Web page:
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Challenges to JCC Pricing in Asian LNG Markets

Since 2000, diverging regional gas demand and production trends have induced a wider and more flexible network of trade-flows in an increasingly interconnected gas world, accelerated by unforeseen shocks in both supply and demand. North America and the UK entered the 2000s with liberalised markets and after many years of pro-competition EU regulatory initiatives, the dominance of oil-indexation in continental Europe began to wane in the aftermath of the 2008 financial crisis.  In 2013 a combination of base price reductions and rebates brought Russian long term contract prices in competitive markets close to hub levels.

The major lesson from North American and European gas markets is that financial distress of major utilities is transformative. This certainly pertains to the situation of Japan’s power generation companies who, excluding TEPCO, are currently losing in excess of $10 billion per year because of the need to import higher quantities of LNG (due to the shutdown of nuclear plant) at prices linked to crude at prices in excess of $100/bbl.

Given the scale of the Asian importers existing oil-indexed LNG contracted portfolios (and hence the limited scope for adjusting price dynamics much before 2020) and the oil-indexed pricing expectations of non-US prospective suppliers, there is a developing mismatch in pricing aspirations not just for future, but also possibly for existing, contracts. The prospect of new supplies of US LNG post 2015 offers an alternative to the status quo in terms of pricing models.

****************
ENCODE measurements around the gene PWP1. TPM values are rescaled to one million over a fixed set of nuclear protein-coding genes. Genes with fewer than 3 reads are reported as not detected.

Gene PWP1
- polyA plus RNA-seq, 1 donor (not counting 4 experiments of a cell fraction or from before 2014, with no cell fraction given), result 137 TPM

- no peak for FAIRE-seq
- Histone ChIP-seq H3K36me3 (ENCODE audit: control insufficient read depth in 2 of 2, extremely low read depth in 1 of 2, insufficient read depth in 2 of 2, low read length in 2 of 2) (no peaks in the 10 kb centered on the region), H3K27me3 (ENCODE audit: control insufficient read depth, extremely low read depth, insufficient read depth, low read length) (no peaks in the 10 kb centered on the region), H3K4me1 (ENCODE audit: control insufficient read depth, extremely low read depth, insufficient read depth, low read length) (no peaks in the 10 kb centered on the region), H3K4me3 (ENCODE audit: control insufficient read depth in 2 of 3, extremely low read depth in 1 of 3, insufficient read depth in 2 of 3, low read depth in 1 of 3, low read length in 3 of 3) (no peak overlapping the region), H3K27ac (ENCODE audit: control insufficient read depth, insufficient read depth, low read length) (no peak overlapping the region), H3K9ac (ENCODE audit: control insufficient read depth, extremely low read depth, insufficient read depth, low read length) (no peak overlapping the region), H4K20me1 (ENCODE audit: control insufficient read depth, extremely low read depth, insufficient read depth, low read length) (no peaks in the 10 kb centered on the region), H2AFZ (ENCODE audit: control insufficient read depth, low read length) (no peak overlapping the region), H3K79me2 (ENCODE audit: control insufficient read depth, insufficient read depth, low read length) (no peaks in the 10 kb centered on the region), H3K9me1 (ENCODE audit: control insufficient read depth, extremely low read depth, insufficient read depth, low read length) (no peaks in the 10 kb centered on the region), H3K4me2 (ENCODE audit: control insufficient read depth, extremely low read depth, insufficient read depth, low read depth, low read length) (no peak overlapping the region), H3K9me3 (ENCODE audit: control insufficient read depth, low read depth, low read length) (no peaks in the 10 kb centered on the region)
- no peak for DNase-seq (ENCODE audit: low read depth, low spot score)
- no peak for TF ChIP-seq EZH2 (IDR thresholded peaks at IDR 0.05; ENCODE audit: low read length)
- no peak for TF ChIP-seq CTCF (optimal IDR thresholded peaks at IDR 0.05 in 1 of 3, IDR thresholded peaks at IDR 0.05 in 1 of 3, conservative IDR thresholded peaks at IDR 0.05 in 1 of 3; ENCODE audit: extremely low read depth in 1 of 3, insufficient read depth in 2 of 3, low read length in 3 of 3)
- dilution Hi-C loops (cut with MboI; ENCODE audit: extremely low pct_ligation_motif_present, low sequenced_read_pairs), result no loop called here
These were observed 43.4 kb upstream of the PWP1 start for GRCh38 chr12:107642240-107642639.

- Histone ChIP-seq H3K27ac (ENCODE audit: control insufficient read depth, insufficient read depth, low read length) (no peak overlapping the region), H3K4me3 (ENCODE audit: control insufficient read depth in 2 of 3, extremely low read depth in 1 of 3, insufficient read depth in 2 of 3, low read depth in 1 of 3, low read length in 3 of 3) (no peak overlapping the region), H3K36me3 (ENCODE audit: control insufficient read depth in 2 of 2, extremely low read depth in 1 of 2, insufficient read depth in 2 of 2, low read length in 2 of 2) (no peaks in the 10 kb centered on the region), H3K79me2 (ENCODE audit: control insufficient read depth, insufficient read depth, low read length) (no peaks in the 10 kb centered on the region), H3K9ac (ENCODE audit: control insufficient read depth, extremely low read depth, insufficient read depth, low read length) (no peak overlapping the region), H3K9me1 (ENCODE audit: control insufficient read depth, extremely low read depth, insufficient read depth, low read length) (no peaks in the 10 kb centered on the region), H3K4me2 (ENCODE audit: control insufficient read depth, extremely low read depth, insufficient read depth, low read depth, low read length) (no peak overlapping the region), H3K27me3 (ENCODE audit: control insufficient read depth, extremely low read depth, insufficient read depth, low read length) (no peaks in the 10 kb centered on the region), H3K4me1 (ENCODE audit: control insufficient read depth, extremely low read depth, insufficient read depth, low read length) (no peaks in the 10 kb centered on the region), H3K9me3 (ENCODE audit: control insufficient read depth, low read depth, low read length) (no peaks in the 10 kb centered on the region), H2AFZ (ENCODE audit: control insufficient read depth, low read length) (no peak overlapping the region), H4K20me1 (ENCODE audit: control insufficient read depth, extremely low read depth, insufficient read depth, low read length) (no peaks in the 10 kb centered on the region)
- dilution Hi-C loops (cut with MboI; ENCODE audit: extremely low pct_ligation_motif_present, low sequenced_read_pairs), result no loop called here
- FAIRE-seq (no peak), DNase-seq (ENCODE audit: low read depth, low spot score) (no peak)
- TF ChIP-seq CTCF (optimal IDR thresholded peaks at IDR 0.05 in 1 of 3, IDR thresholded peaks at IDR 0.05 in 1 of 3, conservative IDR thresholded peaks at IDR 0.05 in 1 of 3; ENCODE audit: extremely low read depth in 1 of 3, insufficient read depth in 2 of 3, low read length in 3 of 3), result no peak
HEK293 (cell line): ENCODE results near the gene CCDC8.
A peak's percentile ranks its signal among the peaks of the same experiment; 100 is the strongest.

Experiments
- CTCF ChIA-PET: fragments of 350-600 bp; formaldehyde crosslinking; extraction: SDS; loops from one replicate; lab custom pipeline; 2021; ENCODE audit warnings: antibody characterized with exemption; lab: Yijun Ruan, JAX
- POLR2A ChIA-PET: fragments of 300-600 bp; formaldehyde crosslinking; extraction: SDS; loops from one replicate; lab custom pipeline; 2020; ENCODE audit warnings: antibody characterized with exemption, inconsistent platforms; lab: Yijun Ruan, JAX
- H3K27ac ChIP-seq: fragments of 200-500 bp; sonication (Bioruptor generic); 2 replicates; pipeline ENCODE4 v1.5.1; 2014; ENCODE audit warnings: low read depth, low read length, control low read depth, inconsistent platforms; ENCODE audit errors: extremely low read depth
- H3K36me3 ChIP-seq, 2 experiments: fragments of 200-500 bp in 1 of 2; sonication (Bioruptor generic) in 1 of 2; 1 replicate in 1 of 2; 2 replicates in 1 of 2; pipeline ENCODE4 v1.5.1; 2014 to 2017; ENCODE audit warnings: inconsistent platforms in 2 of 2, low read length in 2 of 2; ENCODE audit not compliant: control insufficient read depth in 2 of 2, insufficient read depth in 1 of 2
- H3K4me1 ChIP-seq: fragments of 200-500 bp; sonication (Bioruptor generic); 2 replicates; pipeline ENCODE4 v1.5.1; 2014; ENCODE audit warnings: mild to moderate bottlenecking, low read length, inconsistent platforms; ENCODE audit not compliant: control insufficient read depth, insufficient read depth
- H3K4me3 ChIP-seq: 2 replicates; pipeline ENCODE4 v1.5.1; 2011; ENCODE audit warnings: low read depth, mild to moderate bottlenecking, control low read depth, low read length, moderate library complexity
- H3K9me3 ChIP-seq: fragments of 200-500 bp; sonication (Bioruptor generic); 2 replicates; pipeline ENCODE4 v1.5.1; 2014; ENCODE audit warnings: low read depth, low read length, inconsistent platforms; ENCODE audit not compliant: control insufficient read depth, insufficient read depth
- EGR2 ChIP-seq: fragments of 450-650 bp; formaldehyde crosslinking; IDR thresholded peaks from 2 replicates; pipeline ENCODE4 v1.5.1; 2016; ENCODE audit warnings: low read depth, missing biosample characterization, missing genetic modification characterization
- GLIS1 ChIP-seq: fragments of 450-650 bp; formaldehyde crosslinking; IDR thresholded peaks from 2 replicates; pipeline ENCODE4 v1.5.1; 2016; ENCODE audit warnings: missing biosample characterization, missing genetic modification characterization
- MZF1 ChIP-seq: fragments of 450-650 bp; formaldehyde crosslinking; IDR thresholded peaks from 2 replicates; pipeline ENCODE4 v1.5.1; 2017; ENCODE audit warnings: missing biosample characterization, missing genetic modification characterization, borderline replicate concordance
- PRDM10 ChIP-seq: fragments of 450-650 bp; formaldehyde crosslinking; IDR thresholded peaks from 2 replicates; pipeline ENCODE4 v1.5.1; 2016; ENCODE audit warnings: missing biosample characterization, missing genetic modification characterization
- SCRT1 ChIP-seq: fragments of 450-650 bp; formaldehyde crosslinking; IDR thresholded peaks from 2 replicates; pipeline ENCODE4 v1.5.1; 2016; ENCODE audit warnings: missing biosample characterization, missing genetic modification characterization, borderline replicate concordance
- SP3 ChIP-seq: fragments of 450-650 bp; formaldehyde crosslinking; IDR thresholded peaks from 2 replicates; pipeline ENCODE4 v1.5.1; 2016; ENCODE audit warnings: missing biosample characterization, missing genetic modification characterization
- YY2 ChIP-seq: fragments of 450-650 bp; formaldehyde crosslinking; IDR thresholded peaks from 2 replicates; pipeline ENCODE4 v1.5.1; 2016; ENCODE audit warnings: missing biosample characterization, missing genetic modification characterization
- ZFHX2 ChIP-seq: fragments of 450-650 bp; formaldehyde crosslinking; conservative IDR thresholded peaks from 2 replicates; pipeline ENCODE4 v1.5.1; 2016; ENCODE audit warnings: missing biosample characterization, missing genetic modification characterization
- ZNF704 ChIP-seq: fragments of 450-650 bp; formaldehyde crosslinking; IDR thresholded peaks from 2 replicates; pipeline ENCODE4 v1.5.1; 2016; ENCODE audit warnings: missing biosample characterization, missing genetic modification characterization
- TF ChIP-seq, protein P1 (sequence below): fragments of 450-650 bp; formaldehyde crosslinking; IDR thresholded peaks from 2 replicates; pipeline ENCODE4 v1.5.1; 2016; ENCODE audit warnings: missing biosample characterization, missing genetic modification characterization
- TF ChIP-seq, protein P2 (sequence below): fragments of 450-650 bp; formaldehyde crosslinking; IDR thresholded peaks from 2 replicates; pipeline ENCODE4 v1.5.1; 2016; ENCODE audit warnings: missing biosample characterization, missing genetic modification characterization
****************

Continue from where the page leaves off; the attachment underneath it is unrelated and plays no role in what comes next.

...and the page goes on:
This paper argues however that rather than basing new contracts on a US price benchmark, Asian buyers should develop a price formation mechanism more attuned to national or regional fundamentals.  The paper concludes that we may move from todays ‘contractual impasse’ scenario to either a ‘smooth contractual transition’ or, less desirable for all parties, a scenario described as the ‘contractual train wreck’. While the growth of an liquid LNG trading hub is seen as a key enabler to move to a more rational pricing reference point for Asian LNG contracts, the paper recognises the not insubstantial challenges in achieving this, calling for institutional and policy change on the part of buyers as well as sellers in this crucial, historically high growth, market segment.

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